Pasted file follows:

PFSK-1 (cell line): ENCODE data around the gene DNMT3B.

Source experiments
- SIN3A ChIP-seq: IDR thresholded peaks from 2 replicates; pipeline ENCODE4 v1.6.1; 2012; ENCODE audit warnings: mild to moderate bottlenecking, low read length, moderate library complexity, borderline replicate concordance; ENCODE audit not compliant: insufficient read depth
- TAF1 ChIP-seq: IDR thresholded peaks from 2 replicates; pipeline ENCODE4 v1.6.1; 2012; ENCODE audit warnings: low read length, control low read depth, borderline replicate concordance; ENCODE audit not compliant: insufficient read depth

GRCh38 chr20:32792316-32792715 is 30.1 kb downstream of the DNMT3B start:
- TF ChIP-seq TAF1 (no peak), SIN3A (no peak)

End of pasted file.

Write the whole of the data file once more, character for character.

PFSK-1 (cell line): ENCODE data around the gene DNMT3B.

Source experiments
- SIN3A ChIP-seq: IDR thresholded peaks from 2 replicates; pipeline ENCODE4 v1.6.1; 2012; ENCODE audit warnings: mild to moderate bottlenecking, low read length, moderate library complexity, borderline replicate concordance; ENCODE audit not compliant: insufficient read depth
- TAF1 ChIP-seq: IDR thresholded peaks from 2 replicates; pipeline ENCODE4 v1.6.1; 2012; ENCODE audit warnings: low read length, control low read depth, borderline replicate concordance; ENCODE audit not compliant: insufficient read depth

GRCh38 chr20:32792316-32792715 is 30.1 kb downstream of the DNMT3B start:
- TF ChIP-seq TAF1 (no peak), SIN3A (no peak)